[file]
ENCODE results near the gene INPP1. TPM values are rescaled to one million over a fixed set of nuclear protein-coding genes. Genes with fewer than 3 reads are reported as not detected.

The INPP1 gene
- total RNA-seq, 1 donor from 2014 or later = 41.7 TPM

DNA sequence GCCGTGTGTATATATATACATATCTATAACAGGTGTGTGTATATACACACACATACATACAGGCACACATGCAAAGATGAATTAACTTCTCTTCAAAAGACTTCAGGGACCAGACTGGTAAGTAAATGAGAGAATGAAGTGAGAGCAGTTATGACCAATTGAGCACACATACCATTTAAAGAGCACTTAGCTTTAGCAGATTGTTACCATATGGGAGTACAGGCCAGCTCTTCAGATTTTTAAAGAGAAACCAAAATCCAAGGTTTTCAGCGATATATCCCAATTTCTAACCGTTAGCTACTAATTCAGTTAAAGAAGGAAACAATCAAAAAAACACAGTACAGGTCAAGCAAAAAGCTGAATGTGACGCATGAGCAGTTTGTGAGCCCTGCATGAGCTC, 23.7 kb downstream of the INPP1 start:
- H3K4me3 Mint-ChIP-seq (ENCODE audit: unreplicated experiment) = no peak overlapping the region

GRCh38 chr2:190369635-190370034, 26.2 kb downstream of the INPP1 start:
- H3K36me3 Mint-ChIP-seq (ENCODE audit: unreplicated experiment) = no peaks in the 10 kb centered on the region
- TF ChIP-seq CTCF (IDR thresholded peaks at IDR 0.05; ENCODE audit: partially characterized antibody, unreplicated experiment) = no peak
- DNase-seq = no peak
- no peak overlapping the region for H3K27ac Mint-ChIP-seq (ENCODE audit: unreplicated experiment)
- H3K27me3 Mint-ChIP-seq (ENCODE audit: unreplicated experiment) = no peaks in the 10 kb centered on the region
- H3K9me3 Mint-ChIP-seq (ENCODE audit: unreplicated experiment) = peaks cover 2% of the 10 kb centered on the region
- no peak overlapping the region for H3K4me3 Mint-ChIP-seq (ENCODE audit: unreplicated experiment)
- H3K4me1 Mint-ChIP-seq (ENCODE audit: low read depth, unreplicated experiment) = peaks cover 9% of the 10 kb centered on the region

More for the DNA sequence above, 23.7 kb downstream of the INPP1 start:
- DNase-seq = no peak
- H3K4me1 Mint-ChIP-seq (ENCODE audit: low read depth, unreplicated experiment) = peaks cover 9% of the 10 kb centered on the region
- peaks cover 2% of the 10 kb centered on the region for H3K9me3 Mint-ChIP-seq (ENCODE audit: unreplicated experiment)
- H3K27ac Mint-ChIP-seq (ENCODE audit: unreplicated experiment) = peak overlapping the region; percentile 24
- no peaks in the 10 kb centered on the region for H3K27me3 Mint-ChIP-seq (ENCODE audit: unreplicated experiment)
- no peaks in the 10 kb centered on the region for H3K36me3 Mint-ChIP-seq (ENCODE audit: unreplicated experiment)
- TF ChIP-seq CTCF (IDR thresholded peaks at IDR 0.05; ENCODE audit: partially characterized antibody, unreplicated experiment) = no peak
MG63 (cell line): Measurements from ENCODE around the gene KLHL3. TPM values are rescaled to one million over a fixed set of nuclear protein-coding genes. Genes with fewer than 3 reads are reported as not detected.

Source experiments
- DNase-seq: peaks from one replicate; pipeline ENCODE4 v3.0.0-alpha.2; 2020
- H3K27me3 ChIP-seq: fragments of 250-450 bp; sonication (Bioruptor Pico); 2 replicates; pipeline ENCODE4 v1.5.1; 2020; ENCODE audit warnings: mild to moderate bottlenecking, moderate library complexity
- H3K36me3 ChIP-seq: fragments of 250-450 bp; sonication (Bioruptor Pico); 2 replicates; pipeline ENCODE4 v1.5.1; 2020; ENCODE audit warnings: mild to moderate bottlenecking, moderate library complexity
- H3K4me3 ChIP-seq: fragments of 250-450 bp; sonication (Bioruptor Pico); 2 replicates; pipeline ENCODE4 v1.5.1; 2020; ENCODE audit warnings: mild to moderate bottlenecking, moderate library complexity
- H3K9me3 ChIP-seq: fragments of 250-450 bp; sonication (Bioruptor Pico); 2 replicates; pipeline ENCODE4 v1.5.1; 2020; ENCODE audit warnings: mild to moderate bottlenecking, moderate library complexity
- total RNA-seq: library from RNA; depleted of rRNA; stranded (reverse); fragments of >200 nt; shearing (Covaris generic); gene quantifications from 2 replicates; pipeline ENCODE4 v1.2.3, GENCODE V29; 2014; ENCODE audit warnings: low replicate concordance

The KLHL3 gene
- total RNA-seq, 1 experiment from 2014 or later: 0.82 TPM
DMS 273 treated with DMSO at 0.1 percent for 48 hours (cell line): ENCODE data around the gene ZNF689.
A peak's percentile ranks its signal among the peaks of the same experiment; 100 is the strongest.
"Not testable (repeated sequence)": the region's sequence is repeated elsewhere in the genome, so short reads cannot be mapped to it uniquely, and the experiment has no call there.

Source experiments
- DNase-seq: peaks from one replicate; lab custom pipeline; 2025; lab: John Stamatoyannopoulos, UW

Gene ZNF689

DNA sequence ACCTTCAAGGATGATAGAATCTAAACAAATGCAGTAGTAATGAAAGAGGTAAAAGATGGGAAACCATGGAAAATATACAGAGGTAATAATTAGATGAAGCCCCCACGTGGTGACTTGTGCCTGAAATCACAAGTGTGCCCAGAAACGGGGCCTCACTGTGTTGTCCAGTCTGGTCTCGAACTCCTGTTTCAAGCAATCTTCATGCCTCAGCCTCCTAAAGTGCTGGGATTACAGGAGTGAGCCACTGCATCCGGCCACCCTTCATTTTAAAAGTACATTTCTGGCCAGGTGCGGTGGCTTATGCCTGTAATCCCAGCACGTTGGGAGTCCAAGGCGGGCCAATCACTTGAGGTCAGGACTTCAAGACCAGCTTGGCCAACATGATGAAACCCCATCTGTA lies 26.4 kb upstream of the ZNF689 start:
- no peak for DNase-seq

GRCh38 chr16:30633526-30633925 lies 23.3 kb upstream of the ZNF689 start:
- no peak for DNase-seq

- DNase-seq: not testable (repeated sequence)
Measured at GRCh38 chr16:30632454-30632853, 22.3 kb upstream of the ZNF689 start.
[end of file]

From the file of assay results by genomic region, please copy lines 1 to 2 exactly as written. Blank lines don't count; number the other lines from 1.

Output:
ENCODE results near the gene INPP1. TPM values are rescaled to one million over a fixed set of nuclear protein-coding genes. Genes with fewer than 3 reads are reported as not detected.

The INPP1 gene